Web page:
Like every Ambassador, I set a few priorities in December 2020, when I assumed my duties. One was to increase trade and economic cooperation, enhance collaboration in science and technology, with emphasis on IT applications in sectors such as energy efficiency, and significantly raise the number of visitors to and from Cyprus. In my view, a significant achievement was setting up a collaboration framework between our top universities and research institutes, including the Biosens Institute at the University of Novi Sad. I had the pleasure to give lectures on energy strategy, for instance, and meet the Rectors of major universities and Deans of key Faculties, like Mathematics and Information Technologies, Electrical and Civil Engineering, and Physics.

The initiatives that should be continued include collaboration in areas such as energy, infrastructure, and tourism. Moreover, we can provide further opportunities to scientists for closer cooperation and synergies in various fields, with a strong emphasis on scientific research in renewable energy.

Can you provide an update on the current state of Cyprus’ reunification efforts and discuss any potential implications of a resolution for Cyprus-Serbia relations?

After taking office just recently, and based on his pre-election programme, President Nikos Christodoulides pursued a new initiative, namely that the European Union must assume a more active role with respect to a new round of negotiations, which we hope will start soon. Regretfully, the policy and public rhetoric of Ankara have not been conducive to a viable settlement. Turkey aims to impose the permanent division of Cyprus through a “two-state” solution. This is in absolute contravention of the agreed basis for a settlement, that is, a bizonal bicommunal federation, as provided for by relevant UN Security Council Resolutions. Yet the solution is a high priority for the new Government, simply because we must give peace another chance. We are ready to resume negotiations in good faith and in compliance with relevant United Nations Resolutions. Yet, by no means are we ready to deviate from key principles of international law in order to have a solution, especially one that is neither viable nor guarantees the future functioning of the state.  The solution must primarily comply with the EU Acquis Communautaire, the EU Constitutional and Legal Framework. As a Member of the European Union, we should expect nothing less.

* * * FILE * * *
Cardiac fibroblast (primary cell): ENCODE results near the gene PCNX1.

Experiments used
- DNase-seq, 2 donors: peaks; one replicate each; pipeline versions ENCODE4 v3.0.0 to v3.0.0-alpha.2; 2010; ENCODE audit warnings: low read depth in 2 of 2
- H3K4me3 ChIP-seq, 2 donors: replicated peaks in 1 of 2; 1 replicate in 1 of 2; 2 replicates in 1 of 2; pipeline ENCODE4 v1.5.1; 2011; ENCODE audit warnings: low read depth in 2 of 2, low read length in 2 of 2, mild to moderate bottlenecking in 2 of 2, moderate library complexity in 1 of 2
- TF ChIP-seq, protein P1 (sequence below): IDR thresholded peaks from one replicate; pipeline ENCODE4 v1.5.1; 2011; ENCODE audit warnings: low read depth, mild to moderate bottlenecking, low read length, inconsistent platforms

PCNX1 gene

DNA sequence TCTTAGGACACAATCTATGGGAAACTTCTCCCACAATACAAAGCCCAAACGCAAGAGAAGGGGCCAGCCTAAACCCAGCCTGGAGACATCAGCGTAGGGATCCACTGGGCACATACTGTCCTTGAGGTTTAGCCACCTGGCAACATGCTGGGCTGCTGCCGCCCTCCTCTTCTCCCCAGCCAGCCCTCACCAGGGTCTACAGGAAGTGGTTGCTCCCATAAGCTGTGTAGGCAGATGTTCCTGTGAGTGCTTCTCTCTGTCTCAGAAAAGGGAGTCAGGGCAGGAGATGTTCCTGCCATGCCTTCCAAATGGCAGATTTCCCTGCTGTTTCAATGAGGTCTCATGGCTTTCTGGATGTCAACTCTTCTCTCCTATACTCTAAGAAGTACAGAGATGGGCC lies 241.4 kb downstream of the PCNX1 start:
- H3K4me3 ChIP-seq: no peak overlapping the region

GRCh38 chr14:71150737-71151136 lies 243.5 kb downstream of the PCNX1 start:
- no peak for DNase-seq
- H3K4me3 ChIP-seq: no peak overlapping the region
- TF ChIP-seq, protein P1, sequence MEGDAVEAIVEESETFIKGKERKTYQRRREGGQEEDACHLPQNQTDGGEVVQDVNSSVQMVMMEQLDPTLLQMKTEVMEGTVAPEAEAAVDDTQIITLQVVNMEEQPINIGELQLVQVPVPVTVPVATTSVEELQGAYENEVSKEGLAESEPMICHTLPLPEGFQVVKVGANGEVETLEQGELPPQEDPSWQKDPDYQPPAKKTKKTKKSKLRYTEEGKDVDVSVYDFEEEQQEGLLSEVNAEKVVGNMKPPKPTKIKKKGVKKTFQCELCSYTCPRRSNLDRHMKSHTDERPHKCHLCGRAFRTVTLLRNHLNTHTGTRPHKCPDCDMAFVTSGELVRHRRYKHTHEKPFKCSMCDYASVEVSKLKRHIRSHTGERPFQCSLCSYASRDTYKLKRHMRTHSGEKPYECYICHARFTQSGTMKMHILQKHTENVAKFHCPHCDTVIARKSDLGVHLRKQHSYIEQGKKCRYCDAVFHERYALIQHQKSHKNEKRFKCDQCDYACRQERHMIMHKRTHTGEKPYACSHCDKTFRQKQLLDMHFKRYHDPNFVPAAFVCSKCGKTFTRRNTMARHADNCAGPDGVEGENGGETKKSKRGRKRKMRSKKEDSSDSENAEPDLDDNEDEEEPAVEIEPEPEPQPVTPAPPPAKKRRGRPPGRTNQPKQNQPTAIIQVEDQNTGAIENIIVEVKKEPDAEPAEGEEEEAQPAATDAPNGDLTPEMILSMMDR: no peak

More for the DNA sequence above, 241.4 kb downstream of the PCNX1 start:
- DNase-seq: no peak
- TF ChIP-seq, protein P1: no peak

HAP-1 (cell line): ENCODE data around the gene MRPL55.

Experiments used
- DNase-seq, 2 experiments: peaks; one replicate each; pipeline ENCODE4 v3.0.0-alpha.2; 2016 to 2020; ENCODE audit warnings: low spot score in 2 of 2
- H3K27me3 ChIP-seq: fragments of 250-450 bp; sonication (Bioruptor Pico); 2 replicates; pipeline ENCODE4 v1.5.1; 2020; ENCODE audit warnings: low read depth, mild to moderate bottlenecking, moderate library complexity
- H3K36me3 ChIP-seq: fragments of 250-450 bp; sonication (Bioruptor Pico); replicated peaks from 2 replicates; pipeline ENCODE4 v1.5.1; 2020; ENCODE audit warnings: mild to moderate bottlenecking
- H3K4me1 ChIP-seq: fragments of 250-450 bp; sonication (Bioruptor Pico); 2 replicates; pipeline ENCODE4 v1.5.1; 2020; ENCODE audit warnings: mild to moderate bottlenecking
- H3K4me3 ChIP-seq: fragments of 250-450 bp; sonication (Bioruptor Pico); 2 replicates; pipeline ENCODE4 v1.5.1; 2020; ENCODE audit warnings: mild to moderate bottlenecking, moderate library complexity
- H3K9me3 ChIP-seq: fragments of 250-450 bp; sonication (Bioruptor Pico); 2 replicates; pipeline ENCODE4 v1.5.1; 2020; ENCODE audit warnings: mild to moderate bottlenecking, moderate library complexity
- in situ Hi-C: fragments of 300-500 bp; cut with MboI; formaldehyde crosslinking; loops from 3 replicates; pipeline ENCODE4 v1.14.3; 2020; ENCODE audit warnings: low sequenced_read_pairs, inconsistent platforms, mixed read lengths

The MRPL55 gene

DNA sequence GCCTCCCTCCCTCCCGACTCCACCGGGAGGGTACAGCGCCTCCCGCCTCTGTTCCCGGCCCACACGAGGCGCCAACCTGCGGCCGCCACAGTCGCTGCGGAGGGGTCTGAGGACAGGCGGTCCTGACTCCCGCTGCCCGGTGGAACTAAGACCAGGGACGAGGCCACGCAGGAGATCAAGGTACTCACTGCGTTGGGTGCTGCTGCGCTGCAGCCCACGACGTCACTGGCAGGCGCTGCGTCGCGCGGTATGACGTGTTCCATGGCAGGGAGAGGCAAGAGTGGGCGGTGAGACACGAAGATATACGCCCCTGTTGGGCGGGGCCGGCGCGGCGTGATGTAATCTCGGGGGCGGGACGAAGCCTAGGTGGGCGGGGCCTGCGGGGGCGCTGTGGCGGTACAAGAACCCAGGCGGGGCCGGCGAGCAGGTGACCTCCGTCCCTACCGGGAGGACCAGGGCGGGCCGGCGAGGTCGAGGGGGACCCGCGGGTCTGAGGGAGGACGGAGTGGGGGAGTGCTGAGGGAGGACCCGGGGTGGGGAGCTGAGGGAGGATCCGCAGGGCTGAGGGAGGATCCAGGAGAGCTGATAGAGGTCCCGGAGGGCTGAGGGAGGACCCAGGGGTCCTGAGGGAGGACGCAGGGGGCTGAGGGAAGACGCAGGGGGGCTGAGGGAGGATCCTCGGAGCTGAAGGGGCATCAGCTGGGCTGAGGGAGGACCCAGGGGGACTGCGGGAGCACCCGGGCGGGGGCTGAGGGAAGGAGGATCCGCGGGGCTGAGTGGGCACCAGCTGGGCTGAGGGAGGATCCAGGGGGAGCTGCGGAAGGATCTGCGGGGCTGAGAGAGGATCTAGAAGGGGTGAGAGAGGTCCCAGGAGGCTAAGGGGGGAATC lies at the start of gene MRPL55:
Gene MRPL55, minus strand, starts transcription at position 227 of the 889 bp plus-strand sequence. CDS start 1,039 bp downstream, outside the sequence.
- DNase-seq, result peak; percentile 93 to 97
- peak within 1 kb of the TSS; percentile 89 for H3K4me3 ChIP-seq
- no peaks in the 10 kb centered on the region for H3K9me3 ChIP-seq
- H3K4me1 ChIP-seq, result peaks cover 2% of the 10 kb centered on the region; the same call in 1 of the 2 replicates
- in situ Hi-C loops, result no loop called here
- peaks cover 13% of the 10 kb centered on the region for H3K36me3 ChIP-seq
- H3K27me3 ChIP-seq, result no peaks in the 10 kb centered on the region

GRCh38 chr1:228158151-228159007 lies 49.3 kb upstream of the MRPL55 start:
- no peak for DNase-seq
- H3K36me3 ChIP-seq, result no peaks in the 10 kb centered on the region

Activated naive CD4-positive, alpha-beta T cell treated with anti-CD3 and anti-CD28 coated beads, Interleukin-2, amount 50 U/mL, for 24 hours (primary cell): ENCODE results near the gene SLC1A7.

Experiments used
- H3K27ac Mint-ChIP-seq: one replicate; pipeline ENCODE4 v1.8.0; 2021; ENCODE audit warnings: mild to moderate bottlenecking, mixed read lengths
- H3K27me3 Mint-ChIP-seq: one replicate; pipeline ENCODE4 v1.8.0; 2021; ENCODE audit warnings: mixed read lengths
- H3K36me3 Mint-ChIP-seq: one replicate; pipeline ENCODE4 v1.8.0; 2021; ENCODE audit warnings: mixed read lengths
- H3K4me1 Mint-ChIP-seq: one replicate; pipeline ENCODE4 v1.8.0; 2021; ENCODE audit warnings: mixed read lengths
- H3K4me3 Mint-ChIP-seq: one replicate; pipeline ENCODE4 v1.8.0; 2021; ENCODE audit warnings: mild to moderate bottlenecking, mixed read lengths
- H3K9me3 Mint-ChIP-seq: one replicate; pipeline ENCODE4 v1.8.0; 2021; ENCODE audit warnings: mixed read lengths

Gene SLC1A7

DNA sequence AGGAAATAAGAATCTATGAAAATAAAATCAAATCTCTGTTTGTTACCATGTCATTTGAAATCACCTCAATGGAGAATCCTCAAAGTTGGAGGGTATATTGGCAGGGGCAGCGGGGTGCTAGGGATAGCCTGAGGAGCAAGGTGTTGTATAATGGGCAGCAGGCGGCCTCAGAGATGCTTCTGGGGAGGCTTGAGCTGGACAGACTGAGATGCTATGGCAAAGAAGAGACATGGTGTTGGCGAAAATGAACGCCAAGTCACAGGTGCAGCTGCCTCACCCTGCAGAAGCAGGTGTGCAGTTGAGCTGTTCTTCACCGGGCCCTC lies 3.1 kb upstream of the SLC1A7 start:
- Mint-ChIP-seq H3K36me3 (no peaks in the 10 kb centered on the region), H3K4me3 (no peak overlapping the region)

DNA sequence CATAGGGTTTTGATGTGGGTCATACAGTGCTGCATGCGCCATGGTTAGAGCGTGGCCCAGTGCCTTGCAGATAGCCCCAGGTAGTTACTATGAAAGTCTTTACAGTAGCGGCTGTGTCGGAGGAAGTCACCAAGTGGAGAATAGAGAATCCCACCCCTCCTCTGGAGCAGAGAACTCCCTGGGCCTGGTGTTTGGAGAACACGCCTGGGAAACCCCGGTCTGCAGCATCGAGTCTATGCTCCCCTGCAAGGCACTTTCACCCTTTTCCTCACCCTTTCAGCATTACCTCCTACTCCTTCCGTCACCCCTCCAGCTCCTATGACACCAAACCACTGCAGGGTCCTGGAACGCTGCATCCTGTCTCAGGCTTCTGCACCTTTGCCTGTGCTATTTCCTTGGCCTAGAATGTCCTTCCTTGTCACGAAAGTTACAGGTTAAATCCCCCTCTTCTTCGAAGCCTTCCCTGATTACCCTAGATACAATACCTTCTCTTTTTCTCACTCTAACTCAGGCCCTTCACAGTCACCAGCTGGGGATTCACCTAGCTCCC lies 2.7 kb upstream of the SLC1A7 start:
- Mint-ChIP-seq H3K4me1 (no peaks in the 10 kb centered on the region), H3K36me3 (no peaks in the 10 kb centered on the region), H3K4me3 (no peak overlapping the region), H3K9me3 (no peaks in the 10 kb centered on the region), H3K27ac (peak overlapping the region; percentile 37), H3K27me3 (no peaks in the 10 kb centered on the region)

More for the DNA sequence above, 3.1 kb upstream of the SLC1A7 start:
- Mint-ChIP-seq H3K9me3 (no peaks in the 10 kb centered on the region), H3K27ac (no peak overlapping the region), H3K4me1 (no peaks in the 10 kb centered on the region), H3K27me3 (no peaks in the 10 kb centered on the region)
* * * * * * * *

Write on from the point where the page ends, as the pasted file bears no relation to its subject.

I had the pleasure of giving lectures on energy strategy

Now, as for potential implications of a Cyprus settlement for Cyprus – Serbia relations, we believe that a solution, if premised on the EU Acquis and international law, respecting the fundamental principles of sovereignty and territorial integrity, and guaranteeing the three fundamental freedoms for all citizens, that is, freedom of settlement, property, and movement, it would have a positive impact on our relations with Serbia. Clearly, Cyprus has been fully supportive of Serbia’s European perspective, as well as of EU efforts to facilitate dialogue between Belgrade and Pristina.

Cyprus did not recognize Kosovo as an independent state. Do you expect that position could be changed in the future?

Our stance concerning the non-recognition of Kosovo is widely known. It is premised on international legality and has been consistent precisely because it is a principled position. Therefore, it will remain unchanged. As I said in previous public statements, in order to be credible, a state must maintain its positions of principle in compliance with international law and should not apply double standards. At the same time, in line with EU policies, we support the Belgrade – Pristina dialogue. We also insist, with other EU Member States, on the full implementation of the provisions concerning Serbian Municipalities in Kosovo, based on the Brussels Agreement. Regretfully, we observe that Pristina and Mr. Kurti do not comply with these agreements and continue to provoke, both with their rhetoric and actions. The EU and the US have strongly condemned this stance, referring to consequences for Priština unless it refrains “from any further actions that will inflame tensions and promote conflict.”

Soon, you will leave Serbia. What will you miss about this place? Do you have any plans for your next step?

I will miss many things in Serbia, such as the beautiful landscapes and sunsets, the wonderful hospitality in Belgrade and towns I visited all over Serbia, the picturesque and inspiring monasteries, the variety of sports venues where I exercised and shared special moments with friends, such as the Novak Tennis Center, GEMAX tennis center, running and strolling at Ada Ciganlija, amongst others. I will miss my weekends on the bike, my early swimming and spa, and the morning coffee accompanied by excellent Serbian rakija with brunch at cozy restaurants on Sunday. I will reflect on my long walks in Dedinje or along the river, certainly on the vibrant life of Belgrade. I will also miss my friends in the diplomatic corps, the Government and Parliament, academia and the media, and cultural circles more broadly. I must say, however, that some friends insist that “you will leave, but you will be back.” They are right. This has become a second home, so to speak, and I will certainly return to Serbia soon. My immediate plans include academic teaching and writing, some consulting, lots of sports, and – as Italians insist – one should not forget “dolce vita.”